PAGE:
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Parents With Children Studying Overseas Weep In Banks Over Falling Naira

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trader changes dollars with naira at a currency

As the shocking dollar scarcity worsens in Nigeria, parents who have children schooling abroad have taken their frustrations to banks, with some of them weeping openly due to their desperate situation.The frustrations by some parents who cannot access forex to send to their children abroad have brought out their emotional sides, while affected students have been crying out for help in foreign lands.

When PUNCH visited some banks along Muritala Muhammed Way, Unity Road and Taiwo Road in Ilorin, the Kwara State capital, on Wednesday and Thursday, some bank customers, who were there to buy dollars, expressed disappointments at the scarcity of the currency.

One of the customers, Alhaja Salamatu Ajibola, who broke down in tears, lamented that the education of her two children schooling in the United States had been threatened by the development.

She added that her children had been going without food due to her inability to send them money for their upkeep. Ajibola said that it had been difficult for her to send her children dollars for their personal and educational needs. She said she had visited banks several times, hoping to send dollars to her children, only to be told that the currency was insufficient to meet customers’ demands.

Another tearful parent, who spoke to PUNCH on the condition of anonymity, in a first generation bank in Bauchi, said it had become impossible for him to meet the needs of his children schooling abroad.

“Our children abroad are crying and we parents are also crying,” he said.

“They are confused and we are also confused because we can’t send money to them and they can’t receive. They are in misery, hunger and depression. They can’t even feed well because they can’t get money for their upkeep.”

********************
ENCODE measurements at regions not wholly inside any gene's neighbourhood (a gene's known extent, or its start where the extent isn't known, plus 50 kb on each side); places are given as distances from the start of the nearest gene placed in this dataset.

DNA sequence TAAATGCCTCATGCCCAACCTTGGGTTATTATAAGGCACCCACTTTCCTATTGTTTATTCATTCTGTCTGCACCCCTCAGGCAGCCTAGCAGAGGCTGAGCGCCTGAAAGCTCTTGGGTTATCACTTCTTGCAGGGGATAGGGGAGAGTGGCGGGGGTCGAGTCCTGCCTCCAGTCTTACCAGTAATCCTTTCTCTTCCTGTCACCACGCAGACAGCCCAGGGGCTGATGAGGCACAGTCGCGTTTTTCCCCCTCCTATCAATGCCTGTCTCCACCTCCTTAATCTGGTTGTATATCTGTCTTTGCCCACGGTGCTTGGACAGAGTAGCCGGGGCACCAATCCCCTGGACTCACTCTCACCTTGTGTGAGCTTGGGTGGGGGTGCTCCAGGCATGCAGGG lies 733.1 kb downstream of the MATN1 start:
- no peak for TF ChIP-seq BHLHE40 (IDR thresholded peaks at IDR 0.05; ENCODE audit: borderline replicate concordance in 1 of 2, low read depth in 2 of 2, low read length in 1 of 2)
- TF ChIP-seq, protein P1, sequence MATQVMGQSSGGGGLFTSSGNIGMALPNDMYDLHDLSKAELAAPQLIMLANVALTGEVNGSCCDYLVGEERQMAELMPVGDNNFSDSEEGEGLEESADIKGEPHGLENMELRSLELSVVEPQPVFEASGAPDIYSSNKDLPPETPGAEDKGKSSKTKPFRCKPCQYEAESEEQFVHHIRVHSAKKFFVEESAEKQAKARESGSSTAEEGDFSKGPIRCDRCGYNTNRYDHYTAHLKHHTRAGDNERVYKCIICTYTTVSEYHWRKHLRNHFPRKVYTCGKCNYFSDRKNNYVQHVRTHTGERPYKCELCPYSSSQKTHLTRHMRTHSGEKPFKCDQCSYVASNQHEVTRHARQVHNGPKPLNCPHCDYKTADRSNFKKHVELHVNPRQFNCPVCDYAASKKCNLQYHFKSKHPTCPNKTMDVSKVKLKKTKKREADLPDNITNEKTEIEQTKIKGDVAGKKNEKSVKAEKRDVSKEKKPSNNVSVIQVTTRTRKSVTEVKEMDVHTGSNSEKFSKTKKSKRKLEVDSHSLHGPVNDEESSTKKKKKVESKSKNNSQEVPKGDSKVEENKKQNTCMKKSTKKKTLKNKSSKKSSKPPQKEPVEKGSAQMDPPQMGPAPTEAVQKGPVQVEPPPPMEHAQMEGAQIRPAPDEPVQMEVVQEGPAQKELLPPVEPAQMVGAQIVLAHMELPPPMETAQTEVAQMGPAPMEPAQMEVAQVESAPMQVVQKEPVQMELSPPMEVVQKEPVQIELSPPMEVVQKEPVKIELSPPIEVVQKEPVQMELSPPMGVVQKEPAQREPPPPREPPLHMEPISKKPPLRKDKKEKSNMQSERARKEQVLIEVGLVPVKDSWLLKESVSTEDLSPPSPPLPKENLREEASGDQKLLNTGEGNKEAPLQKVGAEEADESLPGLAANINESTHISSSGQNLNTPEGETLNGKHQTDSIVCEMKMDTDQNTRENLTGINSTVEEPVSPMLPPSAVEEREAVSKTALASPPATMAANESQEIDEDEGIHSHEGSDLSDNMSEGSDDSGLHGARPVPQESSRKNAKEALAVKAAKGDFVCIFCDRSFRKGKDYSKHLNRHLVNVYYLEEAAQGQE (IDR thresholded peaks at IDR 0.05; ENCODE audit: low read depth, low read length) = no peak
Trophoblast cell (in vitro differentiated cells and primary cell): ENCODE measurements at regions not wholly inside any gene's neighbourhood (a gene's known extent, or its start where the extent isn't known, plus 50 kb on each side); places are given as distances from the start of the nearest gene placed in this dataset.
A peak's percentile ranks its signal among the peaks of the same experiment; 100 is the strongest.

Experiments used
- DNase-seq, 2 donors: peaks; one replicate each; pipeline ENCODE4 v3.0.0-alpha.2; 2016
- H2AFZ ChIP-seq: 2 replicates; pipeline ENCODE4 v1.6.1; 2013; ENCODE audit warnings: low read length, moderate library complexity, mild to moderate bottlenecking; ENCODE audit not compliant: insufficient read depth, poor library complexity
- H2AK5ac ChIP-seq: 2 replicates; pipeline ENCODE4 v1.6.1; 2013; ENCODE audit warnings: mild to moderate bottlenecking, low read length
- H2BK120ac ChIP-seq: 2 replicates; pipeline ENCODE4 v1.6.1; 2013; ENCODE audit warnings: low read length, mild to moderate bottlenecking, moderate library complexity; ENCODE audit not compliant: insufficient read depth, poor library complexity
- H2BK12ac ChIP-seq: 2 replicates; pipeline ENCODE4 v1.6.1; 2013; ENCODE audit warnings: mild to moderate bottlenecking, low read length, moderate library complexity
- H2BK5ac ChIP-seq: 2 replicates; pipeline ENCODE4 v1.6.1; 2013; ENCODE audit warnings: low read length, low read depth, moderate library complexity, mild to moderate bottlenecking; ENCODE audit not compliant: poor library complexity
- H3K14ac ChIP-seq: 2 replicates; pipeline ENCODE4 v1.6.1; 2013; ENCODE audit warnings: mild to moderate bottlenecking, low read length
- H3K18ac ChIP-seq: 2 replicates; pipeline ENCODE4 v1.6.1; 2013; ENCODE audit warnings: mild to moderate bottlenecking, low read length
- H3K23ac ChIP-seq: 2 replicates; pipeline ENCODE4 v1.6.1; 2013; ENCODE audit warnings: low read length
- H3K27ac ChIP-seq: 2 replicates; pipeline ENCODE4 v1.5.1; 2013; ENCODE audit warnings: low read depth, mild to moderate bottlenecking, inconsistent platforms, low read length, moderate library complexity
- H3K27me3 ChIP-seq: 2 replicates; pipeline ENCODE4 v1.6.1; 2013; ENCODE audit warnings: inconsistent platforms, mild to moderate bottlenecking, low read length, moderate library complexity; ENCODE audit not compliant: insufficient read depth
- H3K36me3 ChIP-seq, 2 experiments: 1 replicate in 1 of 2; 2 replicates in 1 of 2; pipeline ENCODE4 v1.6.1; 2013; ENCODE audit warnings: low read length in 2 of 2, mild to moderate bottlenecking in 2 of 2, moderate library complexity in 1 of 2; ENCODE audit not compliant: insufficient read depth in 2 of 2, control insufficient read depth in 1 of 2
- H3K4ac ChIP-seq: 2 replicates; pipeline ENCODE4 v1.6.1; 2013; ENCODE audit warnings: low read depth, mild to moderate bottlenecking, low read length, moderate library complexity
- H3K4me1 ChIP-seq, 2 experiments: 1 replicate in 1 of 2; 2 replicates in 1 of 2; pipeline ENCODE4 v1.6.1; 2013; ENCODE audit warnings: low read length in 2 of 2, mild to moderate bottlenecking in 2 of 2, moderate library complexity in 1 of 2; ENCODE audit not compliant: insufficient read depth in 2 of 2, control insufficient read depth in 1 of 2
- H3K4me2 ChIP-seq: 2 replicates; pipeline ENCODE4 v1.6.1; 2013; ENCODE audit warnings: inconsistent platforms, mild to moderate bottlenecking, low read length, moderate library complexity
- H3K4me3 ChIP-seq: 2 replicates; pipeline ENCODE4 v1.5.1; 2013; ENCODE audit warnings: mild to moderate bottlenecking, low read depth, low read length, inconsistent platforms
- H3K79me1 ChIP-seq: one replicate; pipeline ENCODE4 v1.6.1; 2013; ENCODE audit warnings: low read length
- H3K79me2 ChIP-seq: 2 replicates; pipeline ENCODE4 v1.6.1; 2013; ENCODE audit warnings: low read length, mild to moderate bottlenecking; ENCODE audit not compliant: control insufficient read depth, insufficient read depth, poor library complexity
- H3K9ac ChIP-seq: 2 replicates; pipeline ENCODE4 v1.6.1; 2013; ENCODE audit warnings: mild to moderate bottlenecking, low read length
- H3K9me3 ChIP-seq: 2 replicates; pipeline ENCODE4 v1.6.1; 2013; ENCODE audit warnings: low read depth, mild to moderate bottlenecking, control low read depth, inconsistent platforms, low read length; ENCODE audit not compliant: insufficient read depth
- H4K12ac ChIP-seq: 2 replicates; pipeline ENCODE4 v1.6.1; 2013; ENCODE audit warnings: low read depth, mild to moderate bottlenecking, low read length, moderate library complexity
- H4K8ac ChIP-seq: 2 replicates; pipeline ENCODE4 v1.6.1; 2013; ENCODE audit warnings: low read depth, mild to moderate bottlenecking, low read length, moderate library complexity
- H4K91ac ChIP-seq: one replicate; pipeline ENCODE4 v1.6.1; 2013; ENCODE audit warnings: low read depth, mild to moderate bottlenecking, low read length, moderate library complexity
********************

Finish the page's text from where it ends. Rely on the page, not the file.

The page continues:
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The Alhaja appealed to government to “create escape route so that children will not continue to suffer.”

Also, Mr. Jimoh Abdulganiyu, whose son is studying medicine in Ukraine, said he could not get dollars, even at the black market, to send to him.

Abdulganiyu said his son was given a warning letter by the school authorities over delay in payment of his accommodation fees and he risks being asked to vacate the dormitory soon.

He expressed fears of the possibility of buying fake dollars because of the pressure of getting dollars, which has been pushing parents to the parallel market.

He said, “Sometimes, I would get to the bank by 6.40am, before the official opening hour, to stand a good chance of getting dollars through the Western Union or Money Gram.

“And this does not mean that I would automatically get the dollars, I still have to lobby before I could get it. Even at that, there is a limit to the amount I can get.”

When PUNCH visited two commercial banks in the Sabo, Yaba area of Lagos on Thursday, it was observed that there were no dollars for sale. Sabo is a black market hub for forex activities in Lagos.

There, a 65-year-old man, Obafemi Solomon, who also expressed frustration with the situation, struggled to fight back tears as he narrated his ordeal.

He said, “What I am doing right now is to beg my friends who are in the US to help me pay for my daughter’s tuition. It does not make any sense to change naira for dollars and send to her. There is even no dollar to buy.”

Virtually everywhere, the situation is the same. People are crying, the situation is becoming desperate.

trader changes dollars with naira at a currency


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